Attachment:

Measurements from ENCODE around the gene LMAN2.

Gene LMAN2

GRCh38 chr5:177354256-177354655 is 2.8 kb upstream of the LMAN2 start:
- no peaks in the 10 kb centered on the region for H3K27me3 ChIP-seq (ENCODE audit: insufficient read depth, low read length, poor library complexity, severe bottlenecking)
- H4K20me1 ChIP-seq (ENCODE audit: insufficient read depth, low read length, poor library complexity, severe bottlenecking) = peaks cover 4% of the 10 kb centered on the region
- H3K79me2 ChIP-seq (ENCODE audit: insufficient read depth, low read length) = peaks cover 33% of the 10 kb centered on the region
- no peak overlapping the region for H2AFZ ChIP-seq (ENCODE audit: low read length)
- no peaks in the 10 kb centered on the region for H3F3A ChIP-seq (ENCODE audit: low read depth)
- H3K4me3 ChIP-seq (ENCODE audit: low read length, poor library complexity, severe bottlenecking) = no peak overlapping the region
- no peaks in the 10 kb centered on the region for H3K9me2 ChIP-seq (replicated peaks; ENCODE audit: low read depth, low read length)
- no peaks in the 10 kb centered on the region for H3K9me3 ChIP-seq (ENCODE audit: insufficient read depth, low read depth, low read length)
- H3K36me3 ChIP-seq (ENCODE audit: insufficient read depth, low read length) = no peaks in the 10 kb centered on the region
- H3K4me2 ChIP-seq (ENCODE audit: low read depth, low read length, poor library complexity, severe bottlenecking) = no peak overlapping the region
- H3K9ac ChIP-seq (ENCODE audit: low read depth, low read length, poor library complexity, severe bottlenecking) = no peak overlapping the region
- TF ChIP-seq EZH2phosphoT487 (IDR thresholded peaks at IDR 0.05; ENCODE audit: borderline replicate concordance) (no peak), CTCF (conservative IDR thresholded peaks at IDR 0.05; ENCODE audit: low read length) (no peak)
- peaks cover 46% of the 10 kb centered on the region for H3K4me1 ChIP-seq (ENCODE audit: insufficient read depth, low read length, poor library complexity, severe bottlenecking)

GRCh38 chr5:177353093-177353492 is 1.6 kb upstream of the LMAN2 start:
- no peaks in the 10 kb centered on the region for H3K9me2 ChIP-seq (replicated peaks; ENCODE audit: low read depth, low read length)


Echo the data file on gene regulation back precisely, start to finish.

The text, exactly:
Measurements from ENCODE around the gene LMAN2.

Gene LMAN2

GRCh38 chr5:177354256-177354655 is 2.8 kb upstream of the LMAN2 start:
- no peaks in the 10 kb centered on the region for H3K27me3 ChIP-seq (ENCODE audit: insufficient read depth, low read length, poor library complexity, severe bottlenecking)
- H4K20me1 ChIP-seq (ENCODE audit: insufficient read depth, low read length, poor library complexity, severe bottlenecking) = peaks cover 4% of the 10 kb centered on the region
- H3K79me2 ChIP-seq (ENCODE audit: insufficient read depth, low read length) = peaks cover 33% of the 10 kb centered on the region
- no peak overlapping the region for H2AFZ ChIP-seq (ENCODE audit: low read length)
- no peaks in the 10 kb centered on the region for H3F3A ChIP-seq (ENCODE audit: low read depth)
- H3K4me3 ChIP-seq (ENCODE audit: low read length, poor library complexity, severe bottlenecking) = no peak overlapping the region
- no peaks in the 10 kb centered on the region for H3K9me2 ChIP-seq (replicated peaks; ENCODE audit: low read depth, low read length)
- no peaks in the 10 kb centered on the region for H3K9me3 ChIP-seq (ENCODE audit: insufficient read depth, low read depth, low read length)
- H3K36me3 ChIP-seq (ENCODE audit: insufficient read depth, low read length) = no peaks in the 10 kb centered on the region
- H3K4me2 ChIP-seq (ENCODE audit: low read depth, low read length, poor library complexity, severe bottlenecking) = no peak overlapping the region
- H3K9ac ChIP-seq (ENCODE audit: low read depth, low read length, poor library complexity, severe bottlenecking) = no peak overlapping the region
- TF ChIP-seq EZH2phosphoT487 (IDR thresholded peaks at IDR 0.05; ENCODE audit: borderline replicate concordance) (no peak), CTCF (conservative IDR thresholded peaks at IDR 0.05; ENCODE audit: low read length) (no peak)
- peaks cover 46% of the 10 kb centered on the region for H3K4me1 ChIP-seq (ENCODE audit: insufficient read depth, low read length, poor library complexity, severe bottlenecking)

GRCh38 chr5:177353093-177353492 is 1.6 kb upstream of the LMAN2 start:
- no peaks in the 10 kb centered on the region for H3K9me2 ChIP-seq (replicated peaks; ENCODE audit: low read depth, low read length)